* NerdWallet has created an online law school comparison tool, but users will only get to choose from 50 schools, none of which are in the so-called U.S. News second tier. Guess they don’t think Cooley is the second-best school in the country. How rude. [Bucks / New York Times]

* Cecilia Gimenez, the woman from Spain who accidentally turned a fresco of Christ into a portrait of a monkey, is now seeking royalties from funds the church levied as entrance fees to see her “work of art.” [Telegraph]

* Bridget Mary McCormack, a candidate for Michigan’s Supreme Court, has a simple tip for putting together the best judicial campaign video ever: all you need to do is reunite the cast of The West Wing. Check it out….

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It’s time to take another look at some of the worst jobs being offered to recent law graduates around the country. Most people think that getting a J.D. is a path to high-salaried positions where you work in an office that smells of rich mahogany.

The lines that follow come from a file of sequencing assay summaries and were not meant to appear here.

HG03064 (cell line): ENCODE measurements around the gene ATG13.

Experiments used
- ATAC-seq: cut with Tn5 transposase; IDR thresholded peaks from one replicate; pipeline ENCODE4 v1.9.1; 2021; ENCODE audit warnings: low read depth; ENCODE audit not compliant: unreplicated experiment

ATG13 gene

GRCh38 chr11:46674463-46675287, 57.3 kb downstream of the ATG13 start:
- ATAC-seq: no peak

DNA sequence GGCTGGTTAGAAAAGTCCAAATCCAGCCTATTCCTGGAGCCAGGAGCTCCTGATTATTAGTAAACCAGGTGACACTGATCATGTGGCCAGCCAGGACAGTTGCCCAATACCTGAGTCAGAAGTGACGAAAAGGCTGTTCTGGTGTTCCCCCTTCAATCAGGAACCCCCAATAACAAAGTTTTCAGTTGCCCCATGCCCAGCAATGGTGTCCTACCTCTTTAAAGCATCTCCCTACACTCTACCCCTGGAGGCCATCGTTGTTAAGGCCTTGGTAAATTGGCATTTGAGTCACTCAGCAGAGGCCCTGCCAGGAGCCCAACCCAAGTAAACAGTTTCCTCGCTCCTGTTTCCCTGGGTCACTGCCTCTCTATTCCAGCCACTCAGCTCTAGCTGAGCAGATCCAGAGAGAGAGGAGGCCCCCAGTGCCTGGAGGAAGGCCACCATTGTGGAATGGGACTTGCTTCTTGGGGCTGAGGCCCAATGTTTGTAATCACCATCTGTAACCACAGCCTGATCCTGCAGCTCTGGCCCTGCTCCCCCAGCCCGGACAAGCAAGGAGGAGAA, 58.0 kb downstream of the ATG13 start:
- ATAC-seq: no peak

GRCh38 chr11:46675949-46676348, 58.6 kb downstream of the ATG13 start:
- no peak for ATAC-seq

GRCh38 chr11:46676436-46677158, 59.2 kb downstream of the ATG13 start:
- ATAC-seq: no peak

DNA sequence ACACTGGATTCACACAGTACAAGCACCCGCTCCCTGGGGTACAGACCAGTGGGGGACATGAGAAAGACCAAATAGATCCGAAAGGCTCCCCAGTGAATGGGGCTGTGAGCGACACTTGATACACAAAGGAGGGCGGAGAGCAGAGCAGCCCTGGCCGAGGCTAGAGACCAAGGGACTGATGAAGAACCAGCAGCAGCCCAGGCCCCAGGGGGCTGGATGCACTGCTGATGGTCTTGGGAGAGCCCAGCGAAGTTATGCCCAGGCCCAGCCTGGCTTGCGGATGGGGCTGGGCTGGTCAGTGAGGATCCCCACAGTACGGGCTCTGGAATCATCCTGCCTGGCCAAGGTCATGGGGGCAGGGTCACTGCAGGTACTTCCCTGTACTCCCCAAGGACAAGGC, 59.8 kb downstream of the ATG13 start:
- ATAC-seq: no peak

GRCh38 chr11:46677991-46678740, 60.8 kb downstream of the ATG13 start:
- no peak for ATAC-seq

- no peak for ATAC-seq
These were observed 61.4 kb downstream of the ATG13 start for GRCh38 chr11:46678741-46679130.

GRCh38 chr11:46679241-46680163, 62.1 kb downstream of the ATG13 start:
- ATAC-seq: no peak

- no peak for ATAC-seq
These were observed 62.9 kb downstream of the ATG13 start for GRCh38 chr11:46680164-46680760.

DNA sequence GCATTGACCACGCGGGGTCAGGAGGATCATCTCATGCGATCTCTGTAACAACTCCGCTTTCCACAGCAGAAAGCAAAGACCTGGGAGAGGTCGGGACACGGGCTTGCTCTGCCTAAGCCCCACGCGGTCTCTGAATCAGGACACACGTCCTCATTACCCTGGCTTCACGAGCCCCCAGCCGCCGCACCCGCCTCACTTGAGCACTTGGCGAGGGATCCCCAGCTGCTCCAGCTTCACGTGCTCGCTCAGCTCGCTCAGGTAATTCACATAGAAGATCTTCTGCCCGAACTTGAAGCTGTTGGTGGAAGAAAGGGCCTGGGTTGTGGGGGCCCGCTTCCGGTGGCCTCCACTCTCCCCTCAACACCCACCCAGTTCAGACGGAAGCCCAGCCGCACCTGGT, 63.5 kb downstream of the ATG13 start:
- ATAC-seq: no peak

For some people, it all works out. But many recent graduates of law school end up fighting it out on salaries between $30,000 and $60,000 a year. It’s the bi-modal salary distribution curve, folks, and it’s not your friend.

Today, we’re not looking at full-time jobs, though. We’re taking a look at some positions available for people looking to supplement their income. These are part-time positions, but if you are a student or a recent graduate who needs some extra cash, you should check these out.

And, you know, despair…